Elizabeth Vorkurka

Elizabeth gained a scholarship to undertake a doctorate in high energy physics, and completed her research at Cern in Switzerland. She began her career as a research associate in the medical imaging department at the University of Manchester, and from there moved into intellectual property protection for a medical imaging company in Edinburgh. She is now working as an intellectual property management and innovation consultant.

Elizabeth Vorkurka first shared her career journey in 2014. Ten later years later, we were delighted to catch up with Elizabeth once again, to find out how the last decade has panned out for her.

If you are doing something new, how did you find out about this latest opportunity? Was it, for example, through networking and connections you had?  

"I’ve continued to be an IP Management and Innovation Consultant through a business I incorporated since the interview.  I also continued to set and verify questions for the BBC’s ‘University Challenge’ until a couple years ago.  I have also been: a Research Associate with the London School of Economics in Social Psychology; a Retained Firefighter with the Scottish First and Rescue Service (for 8 years); and am about to join the HM Coast Guard. Two years ago, I went back to university to get a Law Masters in Innovation, Technology and the Law from University of Edinburgh.  All new clients and opportunities have come through referrals, connections, and networking.  I’d recommend anyone to keep talking to people about your interests, and opportunities will present themselves. Having a PhD also helped open doors and start conversations with people that I wouldn’t have been able to as ‘just another Management Consultant.'"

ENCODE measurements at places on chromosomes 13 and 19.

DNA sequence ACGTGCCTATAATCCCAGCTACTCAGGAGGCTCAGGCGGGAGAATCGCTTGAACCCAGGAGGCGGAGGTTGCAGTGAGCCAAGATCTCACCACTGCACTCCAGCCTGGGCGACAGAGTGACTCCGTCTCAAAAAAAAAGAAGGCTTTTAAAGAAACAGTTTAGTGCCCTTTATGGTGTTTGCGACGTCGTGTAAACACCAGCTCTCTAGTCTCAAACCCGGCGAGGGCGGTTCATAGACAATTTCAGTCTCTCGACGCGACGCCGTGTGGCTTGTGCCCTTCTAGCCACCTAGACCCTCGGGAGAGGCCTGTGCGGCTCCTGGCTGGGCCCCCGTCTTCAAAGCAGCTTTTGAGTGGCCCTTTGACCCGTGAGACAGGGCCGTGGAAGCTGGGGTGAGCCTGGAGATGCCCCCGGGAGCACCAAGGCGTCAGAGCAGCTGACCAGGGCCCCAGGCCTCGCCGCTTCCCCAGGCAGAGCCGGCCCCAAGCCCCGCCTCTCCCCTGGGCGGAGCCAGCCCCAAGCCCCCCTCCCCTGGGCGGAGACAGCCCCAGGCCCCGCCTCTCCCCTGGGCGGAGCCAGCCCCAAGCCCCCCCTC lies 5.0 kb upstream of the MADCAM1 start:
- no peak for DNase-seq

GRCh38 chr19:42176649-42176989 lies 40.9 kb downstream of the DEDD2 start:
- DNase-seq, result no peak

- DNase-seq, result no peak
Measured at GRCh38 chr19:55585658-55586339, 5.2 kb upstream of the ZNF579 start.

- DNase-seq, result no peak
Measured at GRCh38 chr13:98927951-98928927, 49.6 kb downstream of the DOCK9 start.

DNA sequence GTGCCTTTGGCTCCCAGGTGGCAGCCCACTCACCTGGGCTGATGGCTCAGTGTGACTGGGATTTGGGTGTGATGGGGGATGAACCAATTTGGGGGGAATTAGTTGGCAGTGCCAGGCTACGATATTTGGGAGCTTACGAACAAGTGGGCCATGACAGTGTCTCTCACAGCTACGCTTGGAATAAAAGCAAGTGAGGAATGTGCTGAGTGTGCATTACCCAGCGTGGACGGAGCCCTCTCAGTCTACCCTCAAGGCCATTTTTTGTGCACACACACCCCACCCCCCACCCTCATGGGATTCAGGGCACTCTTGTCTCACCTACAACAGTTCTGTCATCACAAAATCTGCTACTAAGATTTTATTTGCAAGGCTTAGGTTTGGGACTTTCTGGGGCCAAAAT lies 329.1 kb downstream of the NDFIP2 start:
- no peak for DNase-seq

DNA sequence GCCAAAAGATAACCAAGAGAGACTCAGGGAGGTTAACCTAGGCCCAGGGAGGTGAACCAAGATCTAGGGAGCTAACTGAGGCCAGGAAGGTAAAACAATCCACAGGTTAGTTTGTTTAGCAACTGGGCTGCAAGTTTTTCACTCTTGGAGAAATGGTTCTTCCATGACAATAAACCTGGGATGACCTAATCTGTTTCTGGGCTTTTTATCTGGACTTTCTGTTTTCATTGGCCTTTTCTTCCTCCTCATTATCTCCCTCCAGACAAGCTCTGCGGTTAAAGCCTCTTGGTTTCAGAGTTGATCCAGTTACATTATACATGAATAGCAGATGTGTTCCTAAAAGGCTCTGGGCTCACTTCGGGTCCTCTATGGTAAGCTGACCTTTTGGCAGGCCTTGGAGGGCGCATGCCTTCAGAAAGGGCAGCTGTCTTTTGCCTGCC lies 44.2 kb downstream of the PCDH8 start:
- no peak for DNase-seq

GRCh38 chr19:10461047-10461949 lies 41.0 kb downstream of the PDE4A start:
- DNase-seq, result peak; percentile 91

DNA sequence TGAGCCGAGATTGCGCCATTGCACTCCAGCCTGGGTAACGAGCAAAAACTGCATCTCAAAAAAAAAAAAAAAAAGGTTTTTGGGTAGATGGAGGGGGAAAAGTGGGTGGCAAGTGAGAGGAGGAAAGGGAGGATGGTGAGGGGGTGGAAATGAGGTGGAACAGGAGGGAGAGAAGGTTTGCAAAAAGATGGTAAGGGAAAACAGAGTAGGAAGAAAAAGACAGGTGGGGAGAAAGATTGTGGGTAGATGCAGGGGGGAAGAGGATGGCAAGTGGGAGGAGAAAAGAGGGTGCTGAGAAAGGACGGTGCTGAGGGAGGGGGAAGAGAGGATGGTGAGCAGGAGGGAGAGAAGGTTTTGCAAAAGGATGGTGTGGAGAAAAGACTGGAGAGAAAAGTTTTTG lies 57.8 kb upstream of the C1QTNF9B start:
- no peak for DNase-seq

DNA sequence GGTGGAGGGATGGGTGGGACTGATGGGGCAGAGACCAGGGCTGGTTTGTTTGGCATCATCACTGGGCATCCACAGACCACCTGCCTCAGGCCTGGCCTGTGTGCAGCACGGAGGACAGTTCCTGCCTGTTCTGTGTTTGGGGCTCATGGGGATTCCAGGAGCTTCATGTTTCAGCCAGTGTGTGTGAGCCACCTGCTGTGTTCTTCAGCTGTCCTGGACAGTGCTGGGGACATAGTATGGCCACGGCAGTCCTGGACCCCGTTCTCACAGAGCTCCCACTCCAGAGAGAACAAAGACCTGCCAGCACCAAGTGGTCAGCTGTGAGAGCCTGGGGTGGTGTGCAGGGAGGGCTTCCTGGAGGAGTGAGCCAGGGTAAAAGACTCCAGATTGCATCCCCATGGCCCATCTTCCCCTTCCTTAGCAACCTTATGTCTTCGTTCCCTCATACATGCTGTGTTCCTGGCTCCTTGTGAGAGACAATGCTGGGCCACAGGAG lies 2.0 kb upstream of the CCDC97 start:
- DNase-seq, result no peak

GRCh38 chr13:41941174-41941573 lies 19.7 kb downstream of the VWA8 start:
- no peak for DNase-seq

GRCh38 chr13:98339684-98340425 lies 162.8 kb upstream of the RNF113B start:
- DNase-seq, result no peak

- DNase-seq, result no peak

What competencies/transferable skills do you still use as a IP Management and Innovation Consultant that you learned doing your doctorate?

"I continue to use the research techniques,  ability to learn new subjects/skills, attention to detail and accuracy, and focused independent working skills I learned while doing my doctorate."